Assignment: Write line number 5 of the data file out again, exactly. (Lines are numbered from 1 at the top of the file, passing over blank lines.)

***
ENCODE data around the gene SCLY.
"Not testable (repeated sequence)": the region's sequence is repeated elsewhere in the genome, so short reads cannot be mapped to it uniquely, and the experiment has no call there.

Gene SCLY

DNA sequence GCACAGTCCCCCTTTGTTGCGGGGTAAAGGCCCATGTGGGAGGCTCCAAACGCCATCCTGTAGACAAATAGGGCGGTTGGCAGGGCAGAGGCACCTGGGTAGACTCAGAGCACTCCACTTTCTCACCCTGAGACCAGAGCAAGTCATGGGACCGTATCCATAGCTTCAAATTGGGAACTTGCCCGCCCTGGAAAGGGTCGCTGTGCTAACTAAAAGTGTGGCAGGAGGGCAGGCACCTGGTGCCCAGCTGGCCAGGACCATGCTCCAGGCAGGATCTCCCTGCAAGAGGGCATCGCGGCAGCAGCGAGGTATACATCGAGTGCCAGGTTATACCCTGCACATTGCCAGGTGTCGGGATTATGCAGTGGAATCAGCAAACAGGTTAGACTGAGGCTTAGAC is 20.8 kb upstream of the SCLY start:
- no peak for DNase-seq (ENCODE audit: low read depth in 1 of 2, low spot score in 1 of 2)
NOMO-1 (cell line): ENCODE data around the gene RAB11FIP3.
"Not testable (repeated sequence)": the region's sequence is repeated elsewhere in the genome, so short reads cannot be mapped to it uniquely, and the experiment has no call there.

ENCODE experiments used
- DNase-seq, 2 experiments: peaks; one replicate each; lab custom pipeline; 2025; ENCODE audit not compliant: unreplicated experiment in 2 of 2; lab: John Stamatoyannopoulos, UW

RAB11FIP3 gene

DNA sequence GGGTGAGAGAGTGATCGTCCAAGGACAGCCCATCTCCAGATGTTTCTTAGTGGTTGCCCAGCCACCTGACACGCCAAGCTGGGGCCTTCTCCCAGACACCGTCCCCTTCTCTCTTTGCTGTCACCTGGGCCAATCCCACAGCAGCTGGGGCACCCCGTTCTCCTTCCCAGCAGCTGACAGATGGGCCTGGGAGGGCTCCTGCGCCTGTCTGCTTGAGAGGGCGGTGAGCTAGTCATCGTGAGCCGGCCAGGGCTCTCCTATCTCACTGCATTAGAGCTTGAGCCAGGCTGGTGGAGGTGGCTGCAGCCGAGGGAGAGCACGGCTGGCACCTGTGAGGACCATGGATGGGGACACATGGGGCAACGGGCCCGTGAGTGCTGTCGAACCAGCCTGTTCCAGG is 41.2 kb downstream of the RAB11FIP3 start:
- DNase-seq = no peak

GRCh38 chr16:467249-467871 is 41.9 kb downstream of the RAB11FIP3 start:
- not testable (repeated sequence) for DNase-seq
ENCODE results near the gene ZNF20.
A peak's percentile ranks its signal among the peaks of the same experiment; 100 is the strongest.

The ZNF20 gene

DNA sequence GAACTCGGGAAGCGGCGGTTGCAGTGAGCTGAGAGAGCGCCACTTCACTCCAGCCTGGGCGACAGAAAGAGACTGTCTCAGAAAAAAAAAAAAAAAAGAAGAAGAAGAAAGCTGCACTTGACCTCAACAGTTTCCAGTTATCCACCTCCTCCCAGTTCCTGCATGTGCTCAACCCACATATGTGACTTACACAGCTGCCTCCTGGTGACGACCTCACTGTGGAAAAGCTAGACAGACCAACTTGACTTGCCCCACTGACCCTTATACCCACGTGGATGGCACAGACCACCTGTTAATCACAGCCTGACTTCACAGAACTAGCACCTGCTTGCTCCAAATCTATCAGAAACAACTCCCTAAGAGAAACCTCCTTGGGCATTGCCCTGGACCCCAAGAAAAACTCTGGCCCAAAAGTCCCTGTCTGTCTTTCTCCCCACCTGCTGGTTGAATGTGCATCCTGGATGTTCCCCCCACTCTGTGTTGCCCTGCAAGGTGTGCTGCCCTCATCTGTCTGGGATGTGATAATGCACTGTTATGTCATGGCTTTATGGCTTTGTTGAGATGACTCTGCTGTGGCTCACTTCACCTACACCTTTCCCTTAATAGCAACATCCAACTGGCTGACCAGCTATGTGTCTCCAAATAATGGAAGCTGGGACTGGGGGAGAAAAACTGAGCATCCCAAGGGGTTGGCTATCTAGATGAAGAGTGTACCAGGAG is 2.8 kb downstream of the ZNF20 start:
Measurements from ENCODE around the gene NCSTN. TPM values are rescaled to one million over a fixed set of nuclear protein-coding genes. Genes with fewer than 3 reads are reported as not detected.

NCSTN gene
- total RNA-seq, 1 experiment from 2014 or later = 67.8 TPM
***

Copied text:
- no peak for DNase-seq (ENCODE audit: low read depth in 1 of 2, low spot score in 1 of 2)